Tradwives still going strong in England, here are a couple of recent stories:
A CAREER woman with a degree in Japanese has revealed she's quit work to become a 1950s-style housewife - who has her partner's dinner on the table when he gets home from work.
Part of a growing movement of ‘tradwives’ - short for traditional wives - Jayne Hall is very happy letting engineer Allan be the breadwinner, while she stays home doing the cooking and cleaning.
This one isn't technically a housewife, since she works part-time, but her dedication to cleaning is remarkable:
Speaking exclusively to Fabulous, the married mum-of-three said: "I spend a good seven hours-a-day cleaning and tidying.
"My favourite trick on a weekend is to get up early when the kids are asleep, about 6am. That way, I can get a good three hours in before the kids are even awake.
"I've got a carpet cleaner, so once-a-month I'll give the carpet a clean. I sound obsessive talking about it, but it is so rewarding.
"I know it sounds like the most boring thing in the world and there are some bits I don't like, like ironing.
"But I like pretty much all of it, just spraying things, smelling things. When the kids smell nice in the morning, I know I have done my job."
And the younger generation of British women is quite promising, too:
WHEN mum Rebecca Conway heard about the TradWife movement - where wives do everything and their husbands are the main breadwinners - she was all for it.
The 25-year-old, from Manchester, believes that women should be feminine and obedient for their husbands, take on all the household chores like cooking, cleaning and tidying up, and freely admits her man has never made the bed, emptied the dishwasher or done a load of laundry in the six years they've been together.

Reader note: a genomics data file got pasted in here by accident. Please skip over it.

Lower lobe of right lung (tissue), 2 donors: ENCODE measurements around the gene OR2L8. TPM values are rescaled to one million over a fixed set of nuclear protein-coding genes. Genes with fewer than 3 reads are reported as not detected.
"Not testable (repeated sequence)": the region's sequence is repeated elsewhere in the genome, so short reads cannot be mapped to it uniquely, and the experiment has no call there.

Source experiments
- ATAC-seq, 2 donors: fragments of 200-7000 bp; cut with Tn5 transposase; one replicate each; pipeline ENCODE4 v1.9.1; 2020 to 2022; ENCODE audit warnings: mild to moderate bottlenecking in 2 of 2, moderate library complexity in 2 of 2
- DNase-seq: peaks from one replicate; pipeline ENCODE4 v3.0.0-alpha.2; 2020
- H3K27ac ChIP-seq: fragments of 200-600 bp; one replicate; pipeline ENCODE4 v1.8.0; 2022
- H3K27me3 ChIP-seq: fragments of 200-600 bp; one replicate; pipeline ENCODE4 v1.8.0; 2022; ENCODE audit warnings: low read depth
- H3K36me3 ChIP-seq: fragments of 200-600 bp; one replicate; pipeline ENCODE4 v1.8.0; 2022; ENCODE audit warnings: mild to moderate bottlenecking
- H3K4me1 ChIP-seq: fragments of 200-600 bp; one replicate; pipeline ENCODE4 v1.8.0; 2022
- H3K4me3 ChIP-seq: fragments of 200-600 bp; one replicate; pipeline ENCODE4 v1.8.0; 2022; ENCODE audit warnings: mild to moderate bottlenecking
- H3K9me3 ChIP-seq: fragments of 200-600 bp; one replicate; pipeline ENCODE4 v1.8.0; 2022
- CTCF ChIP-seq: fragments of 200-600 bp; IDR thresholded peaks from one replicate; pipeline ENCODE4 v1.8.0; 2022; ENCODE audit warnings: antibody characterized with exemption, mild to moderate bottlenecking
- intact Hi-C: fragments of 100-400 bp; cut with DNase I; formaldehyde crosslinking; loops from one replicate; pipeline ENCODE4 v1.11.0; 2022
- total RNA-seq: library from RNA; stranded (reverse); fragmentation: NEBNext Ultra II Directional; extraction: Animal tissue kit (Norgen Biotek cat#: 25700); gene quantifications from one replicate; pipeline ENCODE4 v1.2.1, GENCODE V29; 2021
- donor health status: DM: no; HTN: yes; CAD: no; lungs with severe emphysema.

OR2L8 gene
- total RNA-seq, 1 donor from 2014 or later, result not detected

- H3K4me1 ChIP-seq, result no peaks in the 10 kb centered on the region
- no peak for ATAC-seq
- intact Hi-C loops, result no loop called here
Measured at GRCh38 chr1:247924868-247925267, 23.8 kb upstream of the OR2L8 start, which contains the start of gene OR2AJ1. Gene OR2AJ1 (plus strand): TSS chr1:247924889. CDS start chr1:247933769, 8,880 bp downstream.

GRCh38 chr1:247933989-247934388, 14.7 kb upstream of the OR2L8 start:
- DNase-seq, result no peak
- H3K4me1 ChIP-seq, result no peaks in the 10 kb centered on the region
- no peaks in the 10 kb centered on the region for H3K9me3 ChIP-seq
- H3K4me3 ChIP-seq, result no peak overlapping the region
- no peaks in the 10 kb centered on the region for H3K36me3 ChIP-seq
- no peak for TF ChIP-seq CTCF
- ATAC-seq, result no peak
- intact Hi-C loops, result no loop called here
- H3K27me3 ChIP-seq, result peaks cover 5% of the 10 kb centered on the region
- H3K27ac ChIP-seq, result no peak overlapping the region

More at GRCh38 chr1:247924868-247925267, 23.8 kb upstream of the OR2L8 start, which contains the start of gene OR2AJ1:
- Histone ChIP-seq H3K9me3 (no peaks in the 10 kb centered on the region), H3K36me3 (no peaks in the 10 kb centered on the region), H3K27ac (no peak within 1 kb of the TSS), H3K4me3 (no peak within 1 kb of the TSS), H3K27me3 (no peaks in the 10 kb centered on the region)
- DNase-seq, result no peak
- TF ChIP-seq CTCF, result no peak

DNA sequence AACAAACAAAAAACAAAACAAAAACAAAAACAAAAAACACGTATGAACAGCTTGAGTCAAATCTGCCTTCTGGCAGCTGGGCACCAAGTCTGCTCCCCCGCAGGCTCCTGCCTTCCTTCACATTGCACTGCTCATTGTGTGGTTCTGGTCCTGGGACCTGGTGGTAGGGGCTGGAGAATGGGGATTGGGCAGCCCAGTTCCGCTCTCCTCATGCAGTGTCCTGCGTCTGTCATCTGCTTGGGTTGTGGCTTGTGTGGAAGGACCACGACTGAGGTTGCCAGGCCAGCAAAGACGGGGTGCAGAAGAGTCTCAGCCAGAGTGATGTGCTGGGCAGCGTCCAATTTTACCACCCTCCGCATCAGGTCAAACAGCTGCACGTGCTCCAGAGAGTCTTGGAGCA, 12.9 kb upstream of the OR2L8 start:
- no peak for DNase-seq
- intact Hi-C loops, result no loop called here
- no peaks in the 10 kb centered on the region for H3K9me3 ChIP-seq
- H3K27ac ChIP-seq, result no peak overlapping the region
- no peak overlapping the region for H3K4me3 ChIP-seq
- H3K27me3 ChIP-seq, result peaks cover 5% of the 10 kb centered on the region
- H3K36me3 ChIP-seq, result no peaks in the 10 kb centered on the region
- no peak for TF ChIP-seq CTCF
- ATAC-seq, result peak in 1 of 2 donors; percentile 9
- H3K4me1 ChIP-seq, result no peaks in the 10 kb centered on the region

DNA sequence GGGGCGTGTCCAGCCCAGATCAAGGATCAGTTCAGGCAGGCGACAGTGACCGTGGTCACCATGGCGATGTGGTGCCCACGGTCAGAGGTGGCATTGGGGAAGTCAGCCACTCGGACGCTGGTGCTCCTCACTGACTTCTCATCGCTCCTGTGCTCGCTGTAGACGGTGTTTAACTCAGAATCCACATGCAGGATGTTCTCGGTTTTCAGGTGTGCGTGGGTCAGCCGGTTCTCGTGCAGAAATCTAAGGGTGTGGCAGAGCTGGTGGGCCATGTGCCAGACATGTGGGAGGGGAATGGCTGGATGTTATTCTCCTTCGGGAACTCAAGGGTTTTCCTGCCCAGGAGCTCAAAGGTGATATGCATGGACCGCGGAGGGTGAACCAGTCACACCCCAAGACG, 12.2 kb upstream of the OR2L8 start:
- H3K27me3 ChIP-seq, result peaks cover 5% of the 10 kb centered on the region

(Her husband is quite a bit older, btw, and has his own business.)
Getting married at an early age appears to be back in fashion, too:
WHEN Madison Dastrup finished high school she didn’t start filling out college application forms or applying for jobs.
Instead she donned her pinny and grabbed her rolling pin as she embraced the TradWife movement, where wives do everything and their husbands are the main breadwinners.
Her happily ever after came to life when she got engaged at 18, and was married at 19.
By 21 Madison and her husband had moved into their first home together, welcoming their first daughter Ellie Louise that same year.
Madison now considers herself a homemaker, spending her days cooking, cleaning, sewing, mending, as well as taking care of the family finances and being a mum while her husband goes out to work.
They just escaped the EU and the traditional values are making a comeback. A coincidence???